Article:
The frequency distribution histograms of detrital grains of the siliceous clastics sample display 5 clusters, including 5 peak ages at ca. 267 Ma (257–270 Ma, n = 19), ca. 442 Ma (422–476 Ma, n = 7), ca. 724–815 Ma (724–917 Ma, n = 10), ca. 1 725 Ma (1 693–1 802 Ma, n = 9), and 2 039 Ma (n = 1), respectively (Fig. 5b). The predominant population of 19 concordant grains give a weighted mean 206Pb/238U age of 265.4±2.6 Ma (n = 19, MSWD = 2.7), which can be interpreted as the maximum depositional age of the siliceous clastics sample. Furthermore, the crystallization age of the basalt in this paper is 266.6±2.8 Ma (n = 6, MSWD = 0.55), which is consistent with 267±1.7 Ma (n = 22, MSWD = 0.18) obtained from the QZ-5 well drilled in the Jiaomuchaka area (unpublished data). According to the latest international chronostratigraphic chart, these ages are all in the Middle Permian. As mentioned above, there are a small amount of radiolarian fossils in the siliceous clastics, including Latentistula sp., Pseudoalbaillella longtangensis Sheng and Wang, Pseudoalbaillella fusiformis, Pseudoalbaillella sakmarensis Kozur, and Pseudoalbaillella sp. The fossils were dated between Kungurian and Capitanian stage during the Middle Permian (CIGMR, 2012). In summary, all data indicate that the rock association in the study area formed during the Middle Permian, as well as the Lugu Formation.
The age of ca. 1 800 Ma was consistent with the primary diagenesis stage of the crystalline basement in the Qiangtang tarrane (Tan et al., 2009; Deng et al., 2007; Wang et al., 2001). The single zircon age of 2 039 Ma was estimated to be the original rock of the Qiangtang metamorphic basement (Tan et al., 2009). The age cluster of ca. 700–800 Ma were associated with the rifting of the Rodinia supercontinent during the Neoproterozoic (Du et al., 2013). The age of ca. 450 Ma could be associated with the opening of the Paleo-Tethys Ocean (Wang et al., 2008). The minimum peak of ca. 266 Ma in this paper provides sufficient evidence that the rift is still proceeding during the Middle Permian.4.2 Tectonic Implications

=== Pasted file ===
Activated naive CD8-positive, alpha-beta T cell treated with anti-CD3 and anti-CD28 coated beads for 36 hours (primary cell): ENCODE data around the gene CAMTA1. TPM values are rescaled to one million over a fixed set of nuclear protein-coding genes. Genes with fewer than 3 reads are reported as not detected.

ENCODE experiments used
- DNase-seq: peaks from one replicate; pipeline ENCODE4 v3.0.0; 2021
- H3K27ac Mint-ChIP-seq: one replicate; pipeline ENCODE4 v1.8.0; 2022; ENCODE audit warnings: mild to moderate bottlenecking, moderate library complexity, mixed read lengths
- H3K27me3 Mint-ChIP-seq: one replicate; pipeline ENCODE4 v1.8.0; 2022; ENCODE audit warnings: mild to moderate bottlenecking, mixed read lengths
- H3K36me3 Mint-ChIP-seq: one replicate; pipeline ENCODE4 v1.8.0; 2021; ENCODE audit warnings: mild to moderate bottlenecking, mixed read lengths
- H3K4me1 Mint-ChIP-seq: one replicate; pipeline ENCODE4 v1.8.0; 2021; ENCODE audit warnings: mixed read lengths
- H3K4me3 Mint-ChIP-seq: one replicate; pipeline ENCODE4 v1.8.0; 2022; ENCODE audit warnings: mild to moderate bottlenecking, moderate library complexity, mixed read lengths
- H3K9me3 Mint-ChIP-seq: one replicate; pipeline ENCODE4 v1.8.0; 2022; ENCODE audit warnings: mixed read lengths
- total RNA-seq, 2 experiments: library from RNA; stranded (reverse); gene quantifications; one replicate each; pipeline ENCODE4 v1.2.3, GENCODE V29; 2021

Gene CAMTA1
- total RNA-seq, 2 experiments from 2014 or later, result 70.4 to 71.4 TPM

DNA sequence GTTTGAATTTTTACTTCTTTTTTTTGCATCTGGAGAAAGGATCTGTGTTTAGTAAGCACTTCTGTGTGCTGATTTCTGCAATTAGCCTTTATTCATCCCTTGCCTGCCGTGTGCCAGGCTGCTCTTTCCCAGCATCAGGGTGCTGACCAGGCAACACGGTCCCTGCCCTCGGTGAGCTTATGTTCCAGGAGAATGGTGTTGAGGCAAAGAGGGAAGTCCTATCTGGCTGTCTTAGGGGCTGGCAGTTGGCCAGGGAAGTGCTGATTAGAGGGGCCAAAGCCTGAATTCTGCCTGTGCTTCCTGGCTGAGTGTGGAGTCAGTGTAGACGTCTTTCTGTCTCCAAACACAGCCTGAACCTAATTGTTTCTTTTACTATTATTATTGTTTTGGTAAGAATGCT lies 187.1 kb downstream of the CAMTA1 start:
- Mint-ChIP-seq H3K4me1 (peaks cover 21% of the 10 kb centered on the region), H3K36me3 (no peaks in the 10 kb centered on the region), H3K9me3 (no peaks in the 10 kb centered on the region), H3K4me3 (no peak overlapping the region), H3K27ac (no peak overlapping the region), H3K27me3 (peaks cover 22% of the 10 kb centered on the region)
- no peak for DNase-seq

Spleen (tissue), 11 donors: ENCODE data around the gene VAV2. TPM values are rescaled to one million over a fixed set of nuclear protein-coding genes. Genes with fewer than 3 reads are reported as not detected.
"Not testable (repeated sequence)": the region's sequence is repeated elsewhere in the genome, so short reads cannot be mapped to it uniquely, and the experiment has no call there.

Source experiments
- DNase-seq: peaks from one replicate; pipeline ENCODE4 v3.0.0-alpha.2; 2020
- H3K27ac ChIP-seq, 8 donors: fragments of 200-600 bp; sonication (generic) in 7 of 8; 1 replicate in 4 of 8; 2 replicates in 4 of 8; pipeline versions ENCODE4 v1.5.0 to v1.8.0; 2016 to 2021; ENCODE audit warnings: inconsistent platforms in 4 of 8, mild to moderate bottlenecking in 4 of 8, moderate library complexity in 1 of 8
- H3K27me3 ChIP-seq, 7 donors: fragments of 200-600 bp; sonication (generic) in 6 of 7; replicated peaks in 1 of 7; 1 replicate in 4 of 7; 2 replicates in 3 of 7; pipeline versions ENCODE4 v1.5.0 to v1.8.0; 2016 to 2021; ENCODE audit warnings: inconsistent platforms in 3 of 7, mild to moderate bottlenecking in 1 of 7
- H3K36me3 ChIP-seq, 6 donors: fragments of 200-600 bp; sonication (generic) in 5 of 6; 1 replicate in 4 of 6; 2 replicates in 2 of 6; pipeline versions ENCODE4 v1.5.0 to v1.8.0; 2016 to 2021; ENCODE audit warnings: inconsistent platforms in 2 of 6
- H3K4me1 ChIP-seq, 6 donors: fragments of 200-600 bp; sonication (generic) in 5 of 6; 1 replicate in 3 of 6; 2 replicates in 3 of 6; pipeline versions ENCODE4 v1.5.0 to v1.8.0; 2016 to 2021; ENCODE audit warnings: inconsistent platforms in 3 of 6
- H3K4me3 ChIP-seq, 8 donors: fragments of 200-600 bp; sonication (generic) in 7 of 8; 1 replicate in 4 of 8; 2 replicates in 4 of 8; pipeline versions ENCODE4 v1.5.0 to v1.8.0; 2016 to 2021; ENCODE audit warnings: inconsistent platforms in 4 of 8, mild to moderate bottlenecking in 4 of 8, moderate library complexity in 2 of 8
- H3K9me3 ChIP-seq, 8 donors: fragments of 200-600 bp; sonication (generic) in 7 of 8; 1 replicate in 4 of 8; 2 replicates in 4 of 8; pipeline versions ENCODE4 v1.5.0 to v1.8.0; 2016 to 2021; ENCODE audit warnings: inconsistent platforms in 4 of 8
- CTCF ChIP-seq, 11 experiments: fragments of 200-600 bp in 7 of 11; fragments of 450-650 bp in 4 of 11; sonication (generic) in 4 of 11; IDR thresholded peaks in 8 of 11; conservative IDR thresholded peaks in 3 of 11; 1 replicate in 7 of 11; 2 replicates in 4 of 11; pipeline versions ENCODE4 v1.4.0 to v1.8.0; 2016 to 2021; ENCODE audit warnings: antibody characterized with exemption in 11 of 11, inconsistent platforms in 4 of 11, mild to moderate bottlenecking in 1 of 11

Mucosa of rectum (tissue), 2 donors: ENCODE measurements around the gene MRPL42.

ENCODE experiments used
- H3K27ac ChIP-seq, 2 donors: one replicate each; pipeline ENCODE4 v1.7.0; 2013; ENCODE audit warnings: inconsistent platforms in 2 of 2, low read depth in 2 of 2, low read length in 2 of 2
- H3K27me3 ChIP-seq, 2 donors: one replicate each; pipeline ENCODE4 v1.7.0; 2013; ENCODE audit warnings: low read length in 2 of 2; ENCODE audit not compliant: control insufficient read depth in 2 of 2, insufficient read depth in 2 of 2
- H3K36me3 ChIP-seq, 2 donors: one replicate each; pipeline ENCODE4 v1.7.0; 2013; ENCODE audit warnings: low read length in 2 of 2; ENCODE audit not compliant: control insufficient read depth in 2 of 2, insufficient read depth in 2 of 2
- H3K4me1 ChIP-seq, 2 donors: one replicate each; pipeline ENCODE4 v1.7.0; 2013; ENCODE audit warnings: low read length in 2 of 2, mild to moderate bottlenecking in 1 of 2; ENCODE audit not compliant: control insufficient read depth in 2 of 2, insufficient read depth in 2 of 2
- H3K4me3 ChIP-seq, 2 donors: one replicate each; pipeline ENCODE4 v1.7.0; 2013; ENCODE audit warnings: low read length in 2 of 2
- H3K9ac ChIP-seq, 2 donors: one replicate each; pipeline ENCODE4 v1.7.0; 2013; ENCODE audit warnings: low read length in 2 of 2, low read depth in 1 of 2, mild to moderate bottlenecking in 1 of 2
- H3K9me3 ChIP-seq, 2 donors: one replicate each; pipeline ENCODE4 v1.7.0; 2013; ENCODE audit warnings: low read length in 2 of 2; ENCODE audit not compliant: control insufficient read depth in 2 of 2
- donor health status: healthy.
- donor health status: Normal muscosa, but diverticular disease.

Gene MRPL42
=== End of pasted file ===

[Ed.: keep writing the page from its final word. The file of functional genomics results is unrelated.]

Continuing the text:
The discussion presented in this paper is based on the ratios and diagrams of immobile elements (e.g., Th, Nb, Ta, and Zr) to eliminate the significant effects of the later alterations on mobile elements (e.g., Rb, Ba, Sr, and K). The trace-element compositions of most samples are different from those of typical OIB in terms of enrichments of LREEs and Ti-Nb-Ta relative to similarly incompatible elements, as well as lacking Eu anomalies (Figs. 6c, 6d). In addition, the slight depletion of Nb elements and the relatively low Nb/U ratio (12–17) suggest that a little contamination by continental crust occurred during magma evolution (Zindler and Hart, 1986). The continental basalt and island-arc basalt can be effectively distinguished by examining Zr content and Zr/Y ratios (Pearce and Norry, 1979). The basalt collected on the north bank of the Xianshui River exhibit a higher Zr/Y ratio (48–59), and all the samples are distributed in the within-plate basalt (Fig. 6e). Only slight changes in the Th/Ta and Ta/Hf ratios occurred in the mantle partial melting and in crystallization differentiation processes. Therefore, the variations on the Th/Hf vs. Ta/Hf diagram reflect differences in source composition (Wang et al., 2001). Based on the Th/Hf vs. Ta/Hf discrimination diagram (Fig. 6f), all the samples are plotted in the continental rift basalt, which are also similar to the Early Permian basic rocks in the Qiangtang Basin (Fig. 1).